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Definitions Edit

A password is

[a] character string that enables a user to have full or limited access to a system or to a set of data.[1]
a character string used to authenticate an identity. Knowledge of the password that is associated with a user ID is considered proof of authorization to use the capabilities associated with that user ID.[2]
[a] string of characters containing letters, numbers, and other keyboard symbols that is used to authenticate a user's identity or authorize access to data. A password is generally known only to the authorized user who originated it.[3]
[a] protected/private character string used to authenticate an identity.[4]
confidential authentication information composed of a string of characters.[5]

Overview Edit

A password is used for authentication, to prove identity or gain access to a resource, such as a network, email account or database.

The password must be kept secret from those not allowed access. Passwords are generally short enough to be easily memorized and typed.

User names and passwords are commonly used by people during a log in process that controls access to protected computer operating systems, mobile phones, cable TV decoders, automated teller machines (ATMs), etc. A typical computer user may require passwords for many purposes: logging in to computer accounts, retrieving e-mail from servers, accessing programs, databases, networks, websites, and even reading the morning newspaper online.

Despite the name, there is no need for passwords to be actual words; indeed passwords which are not actual words may be harder to guess, a desirable property. Some passwords are formed from multiple words and may more accurately be called a passphrase. The term passcode is sometimes used when the secret information is purely numeric, such as the personal identification number (PIN) commonly used for ATM access

Password systems can be effective if managed properly, but they seldom are. Authentication that relies solely on passwords has often failed to provide adequate protection for computer systems for a number of reasons. If users are allowed to make up their own passwords, they tend to choose ones that are easy to remember and therefore easy to guess. If passwords are generated from a random combination of characters, users often write them down because they are difficult to remember. Where password-only authentication is not adequate for an application, it is often used in combination with other security mechanisms.

PINs and passwords do not provide non-repudiation, confidentiality, or integrity.

Security Edit

Passwords pose serious security challenges. They are a commonly used form of authentication and are the quintessential example of “something you know.” They require no specialized hardware or training and can be distributed, maintained, and updated by telephone, fax, or e-mail. But they do have serious disadvantages, among them susceptibility to guessing and to theft. In addition, passwords generally do not change without human intervention, leaving them open to compromise.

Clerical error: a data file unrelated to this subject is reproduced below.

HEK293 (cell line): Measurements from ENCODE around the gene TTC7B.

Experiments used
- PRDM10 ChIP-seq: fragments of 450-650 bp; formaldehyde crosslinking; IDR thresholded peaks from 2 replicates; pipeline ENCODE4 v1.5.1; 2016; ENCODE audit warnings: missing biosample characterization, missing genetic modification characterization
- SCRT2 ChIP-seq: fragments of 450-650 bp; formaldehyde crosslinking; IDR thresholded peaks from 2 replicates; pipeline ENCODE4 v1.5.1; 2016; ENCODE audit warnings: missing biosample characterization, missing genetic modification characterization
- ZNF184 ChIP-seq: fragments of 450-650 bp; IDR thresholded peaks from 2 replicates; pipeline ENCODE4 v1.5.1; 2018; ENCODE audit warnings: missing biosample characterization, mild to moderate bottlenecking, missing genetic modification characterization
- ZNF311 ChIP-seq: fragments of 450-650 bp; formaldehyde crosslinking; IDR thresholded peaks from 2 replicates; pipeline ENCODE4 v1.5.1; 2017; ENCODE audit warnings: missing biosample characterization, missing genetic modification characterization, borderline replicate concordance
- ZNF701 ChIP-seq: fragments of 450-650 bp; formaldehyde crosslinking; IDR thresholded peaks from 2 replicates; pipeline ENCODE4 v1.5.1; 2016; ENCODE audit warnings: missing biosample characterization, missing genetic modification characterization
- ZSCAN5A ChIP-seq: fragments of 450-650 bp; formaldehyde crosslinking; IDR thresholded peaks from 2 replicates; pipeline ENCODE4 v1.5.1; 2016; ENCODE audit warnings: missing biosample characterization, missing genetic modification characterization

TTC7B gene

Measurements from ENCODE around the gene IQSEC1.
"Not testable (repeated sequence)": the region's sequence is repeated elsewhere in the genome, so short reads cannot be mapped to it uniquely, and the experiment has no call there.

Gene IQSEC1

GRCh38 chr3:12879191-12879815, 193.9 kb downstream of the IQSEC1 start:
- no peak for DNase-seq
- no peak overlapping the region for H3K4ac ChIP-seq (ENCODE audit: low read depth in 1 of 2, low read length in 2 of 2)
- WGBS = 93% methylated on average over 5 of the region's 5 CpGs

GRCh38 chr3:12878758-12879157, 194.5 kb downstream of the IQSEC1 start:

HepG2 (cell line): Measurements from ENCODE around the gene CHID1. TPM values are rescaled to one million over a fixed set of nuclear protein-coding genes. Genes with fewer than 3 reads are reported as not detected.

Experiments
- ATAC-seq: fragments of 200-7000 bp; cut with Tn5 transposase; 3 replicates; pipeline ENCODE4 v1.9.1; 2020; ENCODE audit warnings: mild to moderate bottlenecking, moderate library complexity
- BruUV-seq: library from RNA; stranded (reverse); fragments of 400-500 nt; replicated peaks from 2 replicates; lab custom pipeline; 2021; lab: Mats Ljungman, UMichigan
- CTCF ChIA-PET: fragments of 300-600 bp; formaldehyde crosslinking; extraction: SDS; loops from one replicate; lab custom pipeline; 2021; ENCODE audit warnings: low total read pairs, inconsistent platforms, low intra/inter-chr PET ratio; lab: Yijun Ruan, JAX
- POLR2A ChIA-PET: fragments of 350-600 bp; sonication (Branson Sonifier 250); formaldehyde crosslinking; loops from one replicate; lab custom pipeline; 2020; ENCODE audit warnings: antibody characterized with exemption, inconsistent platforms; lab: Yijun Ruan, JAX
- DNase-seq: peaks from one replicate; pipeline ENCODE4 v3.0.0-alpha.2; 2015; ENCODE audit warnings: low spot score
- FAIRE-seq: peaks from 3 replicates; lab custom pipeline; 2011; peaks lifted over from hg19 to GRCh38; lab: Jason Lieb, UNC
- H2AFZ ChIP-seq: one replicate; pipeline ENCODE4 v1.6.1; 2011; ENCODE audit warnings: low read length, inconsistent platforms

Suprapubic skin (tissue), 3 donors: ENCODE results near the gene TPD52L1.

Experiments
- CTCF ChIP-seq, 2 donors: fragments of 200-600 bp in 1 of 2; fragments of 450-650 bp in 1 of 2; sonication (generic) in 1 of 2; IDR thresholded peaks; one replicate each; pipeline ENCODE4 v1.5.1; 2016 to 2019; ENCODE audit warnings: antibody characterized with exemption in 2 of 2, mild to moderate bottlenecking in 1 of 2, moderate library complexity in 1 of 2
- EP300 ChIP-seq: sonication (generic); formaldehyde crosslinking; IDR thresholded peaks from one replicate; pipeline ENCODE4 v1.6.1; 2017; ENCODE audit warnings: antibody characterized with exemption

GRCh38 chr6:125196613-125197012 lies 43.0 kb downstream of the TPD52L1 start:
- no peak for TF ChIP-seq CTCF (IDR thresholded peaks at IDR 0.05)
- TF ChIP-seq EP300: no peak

Passwords are also easily shared, either intentionally or inadvertently (when written down near a computer, for example), and a complex, expensive infrastructure is necessary to enable resetting lost (forgotten) passwords. Because people have trouble remembering a large number of names and passwords, there is a trend either toward name and password reuse across systems, which undermines privacy (and security), or toward the creation of centralized systems to keep track of these names and passwords, which has the same negative centralization effect with respect to privacy and linkage.[6]

"To counter the vulnerability of simple alphanumeric passwords, many organizations require the use of complex passwords containing a combination of numbers, letters and special characters. Depending on an organization's policy, passwords may need to be changed frequently or be unique to one system. These password management practices attempt to increase overall security but often come at a significant cost to individuals and organizations. Individuals may manage the difficulty of remembering many complicated passwords by writing them down on paper or in an electronic file. This practice negates overall system security. Forgotten passwords can significantly add to internal costs through an increased need for help desk staffing as well as lost productivity."[7]

References Edit

  1. U.S. Food and Drug Administration, Glossary of Computerized System and Software Development Technology 22 (Aug. 1995) (full-text).
  2. DoD Password Management Guideline (CSC-STD-002-85) (Apr. 12, 1985) (full-text).
  3. Practices for Securing Critical Information Assets, Glossary, at 56.
  4. Department of Defense, National Computer Security Center, Glossary of Computer Security Terms (NCSC-TG-004, Ver. 1) (Oct. 21, 1988).
  5. 45 C.F.R. §164.304.
  6. Who Goes There?: Authentication Through the Lens of Privacy, at 4.
  7. The National Biometrics Challenge, at 9.

See also Edit

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